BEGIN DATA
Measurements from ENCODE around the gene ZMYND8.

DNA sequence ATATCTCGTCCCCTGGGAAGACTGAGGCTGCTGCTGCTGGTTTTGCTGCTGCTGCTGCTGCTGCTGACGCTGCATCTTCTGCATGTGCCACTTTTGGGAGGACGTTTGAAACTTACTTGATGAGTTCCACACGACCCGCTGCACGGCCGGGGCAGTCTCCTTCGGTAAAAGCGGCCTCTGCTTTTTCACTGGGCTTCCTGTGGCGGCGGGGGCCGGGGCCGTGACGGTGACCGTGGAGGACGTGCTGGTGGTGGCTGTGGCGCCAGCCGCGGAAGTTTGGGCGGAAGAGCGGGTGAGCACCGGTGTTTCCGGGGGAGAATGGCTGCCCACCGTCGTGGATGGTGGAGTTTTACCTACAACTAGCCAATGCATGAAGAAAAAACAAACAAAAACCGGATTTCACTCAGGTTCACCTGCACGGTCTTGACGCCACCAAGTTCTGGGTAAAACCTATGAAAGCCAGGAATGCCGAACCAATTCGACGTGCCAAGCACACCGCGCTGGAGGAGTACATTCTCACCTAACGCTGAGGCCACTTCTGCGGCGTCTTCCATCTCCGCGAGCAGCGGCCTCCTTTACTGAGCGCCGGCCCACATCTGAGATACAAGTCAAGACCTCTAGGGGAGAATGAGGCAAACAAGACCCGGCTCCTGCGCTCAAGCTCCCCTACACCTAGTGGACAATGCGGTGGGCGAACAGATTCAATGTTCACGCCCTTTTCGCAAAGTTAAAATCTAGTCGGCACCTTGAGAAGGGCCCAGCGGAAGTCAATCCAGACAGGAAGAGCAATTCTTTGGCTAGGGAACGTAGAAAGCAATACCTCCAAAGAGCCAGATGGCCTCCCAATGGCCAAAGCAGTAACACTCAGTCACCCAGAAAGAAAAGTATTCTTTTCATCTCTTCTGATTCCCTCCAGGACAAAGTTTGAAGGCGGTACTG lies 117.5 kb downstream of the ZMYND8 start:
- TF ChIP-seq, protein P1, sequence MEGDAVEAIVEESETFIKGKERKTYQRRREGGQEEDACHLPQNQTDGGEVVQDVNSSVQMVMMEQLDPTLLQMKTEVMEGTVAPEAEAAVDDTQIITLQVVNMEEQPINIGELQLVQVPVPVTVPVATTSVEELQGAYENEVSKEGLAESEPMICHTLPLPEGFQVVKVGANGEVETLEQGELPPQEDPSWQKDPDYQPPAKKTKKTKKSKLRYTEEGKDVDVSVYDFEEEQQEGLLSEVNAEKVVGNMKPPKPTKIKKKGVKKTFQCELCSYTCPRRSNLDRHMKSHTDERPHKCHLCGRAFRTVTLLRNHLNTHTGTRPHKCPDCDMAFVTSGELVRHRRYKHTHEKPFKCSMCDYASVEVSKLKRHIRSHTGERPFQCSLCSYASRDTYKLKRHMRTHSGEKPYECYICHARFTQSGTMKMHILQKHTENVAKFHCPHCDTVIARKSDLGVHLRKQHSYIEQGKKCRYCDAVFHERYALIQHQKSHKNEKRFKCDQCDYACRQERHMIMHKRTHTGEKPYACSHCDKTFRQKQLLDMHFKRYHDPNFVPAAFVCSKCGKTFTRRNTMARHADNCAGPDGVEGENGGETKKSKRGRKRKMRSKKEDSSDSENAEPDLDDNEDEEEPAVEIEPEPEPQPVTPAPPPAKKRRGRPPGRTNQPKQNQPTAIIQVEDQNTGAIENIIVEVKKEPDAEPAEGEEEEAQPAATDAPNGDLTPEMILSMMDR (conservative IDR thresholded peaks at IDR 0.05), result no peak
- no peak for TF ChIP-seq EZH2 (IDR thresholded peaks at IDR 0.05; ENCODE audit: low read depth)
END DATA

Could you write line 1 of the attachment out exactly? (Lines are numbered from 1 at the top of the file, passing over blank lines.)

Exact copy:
Measurements from ENCODE around the gene ZMYND8.